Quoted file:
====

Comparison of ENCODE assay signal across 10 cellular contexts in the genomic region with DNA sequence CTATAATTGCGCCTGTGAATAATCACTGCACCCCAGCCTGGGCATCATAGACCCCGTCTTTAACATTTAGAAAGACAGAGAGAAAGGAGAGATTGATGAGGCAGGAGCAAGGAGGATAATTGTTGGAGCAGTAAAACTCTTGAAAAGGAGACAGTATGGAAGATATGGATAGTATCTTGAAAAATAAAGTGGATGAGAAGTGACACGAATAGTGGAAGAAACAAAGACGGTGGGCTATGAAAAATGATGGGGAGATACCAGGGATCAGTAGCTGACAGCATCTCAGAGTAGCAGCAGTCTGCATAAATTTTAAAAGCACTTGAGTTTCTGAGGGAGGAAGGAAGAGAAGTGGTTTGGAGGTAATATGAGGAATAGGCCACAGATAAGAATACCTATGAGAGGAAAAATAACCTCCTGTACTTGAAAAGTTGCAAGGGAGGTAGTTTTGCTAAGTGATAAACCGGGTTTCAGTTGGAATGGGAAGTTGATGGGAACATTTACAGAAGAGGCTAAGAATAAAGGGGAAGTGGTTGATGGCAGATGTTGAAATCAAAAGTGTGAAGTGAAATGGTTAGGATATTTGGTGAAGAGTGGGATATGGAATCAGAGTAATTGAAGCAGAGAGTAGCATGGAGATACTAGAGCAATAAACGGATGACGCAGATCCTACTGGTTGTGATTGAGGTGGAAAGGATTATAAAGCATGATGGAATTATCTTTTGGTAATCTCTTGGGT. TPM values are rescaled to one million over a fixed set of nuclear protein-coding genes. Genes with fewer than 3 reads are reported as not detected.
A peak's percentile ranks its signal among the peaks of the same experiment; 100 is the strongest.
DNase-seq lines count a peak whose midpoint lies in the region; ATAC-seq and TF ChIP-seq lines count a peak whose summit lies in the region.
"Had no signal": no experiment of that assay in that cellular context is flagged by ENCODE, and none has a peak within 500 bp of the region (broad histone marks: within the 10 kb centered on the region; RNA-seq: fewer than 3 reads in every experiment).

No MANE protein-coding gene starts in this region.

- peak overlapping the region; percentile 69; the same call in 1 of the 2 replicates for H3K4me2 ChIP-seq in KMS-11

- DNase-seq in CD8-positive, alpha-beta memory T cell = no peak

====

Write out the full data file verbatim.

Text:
Comparison of ENCODE assay signal across 10 cellular contexts in the genomic region with DNA sequence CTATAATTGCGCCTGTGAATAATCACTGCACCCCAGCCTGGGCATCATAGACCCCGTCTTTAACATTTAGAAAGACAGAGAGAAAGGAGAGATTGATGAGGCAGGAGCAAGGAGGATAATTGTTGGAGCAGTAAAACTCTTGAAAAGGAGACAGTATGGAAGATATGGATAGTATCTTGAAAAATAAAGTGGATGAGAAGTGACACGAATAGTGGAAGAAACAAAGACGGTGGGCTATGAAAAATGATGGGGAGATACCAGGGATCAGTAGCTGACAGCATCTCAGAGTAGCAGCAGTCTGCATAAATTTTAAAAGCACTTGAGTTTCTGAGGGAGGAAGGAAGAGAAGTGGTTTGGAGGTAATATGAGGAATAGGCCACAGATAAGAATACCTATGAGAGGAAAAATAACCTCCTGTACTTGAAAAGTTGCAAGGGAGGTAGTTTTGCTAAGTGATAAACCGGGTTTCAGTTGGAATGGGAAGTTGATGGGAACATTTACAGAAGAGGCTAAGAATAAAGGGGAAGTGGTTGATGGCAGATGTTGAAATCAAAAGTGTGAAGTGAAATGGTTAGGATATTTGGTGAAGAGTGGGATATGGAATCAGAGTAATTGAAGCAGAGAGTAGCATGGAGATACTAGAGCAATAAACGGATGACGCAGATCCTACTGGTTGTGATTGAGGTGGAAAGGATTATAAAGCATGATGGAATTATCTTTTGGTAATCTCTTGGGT. TPM values are rescaled to one million over a fixed set of nuclear protein-coding genes. Genes with fewer than 3 reads are reported as not detected.
A peak's percentile ranks its signal among the peaks of the same experiment; 100 is the strongest.
DNase-seq lines count a peak whose midpoint lies in the region; ATAC-seq and TF ChIP-seq lines count a peak whose summit lies in the region.
"Had no signal": no experiment of that assay in that cellular context is flagged by ENCODE, and none has a peak within 500 bp of the region (broad histone marks: within the 10 kb centered on the region; RNA-seq: fewer than 3 reads in every experiment).

No MANE protein-coding gene starts in this region.

- peak overlapping the region; percentile 69; the same call in 1 of the 2 replicates for H3K4me2 ChIP-seq in KMS-11

- DNase-seq in CD8-positive, alpha-beta memory T cell = no peak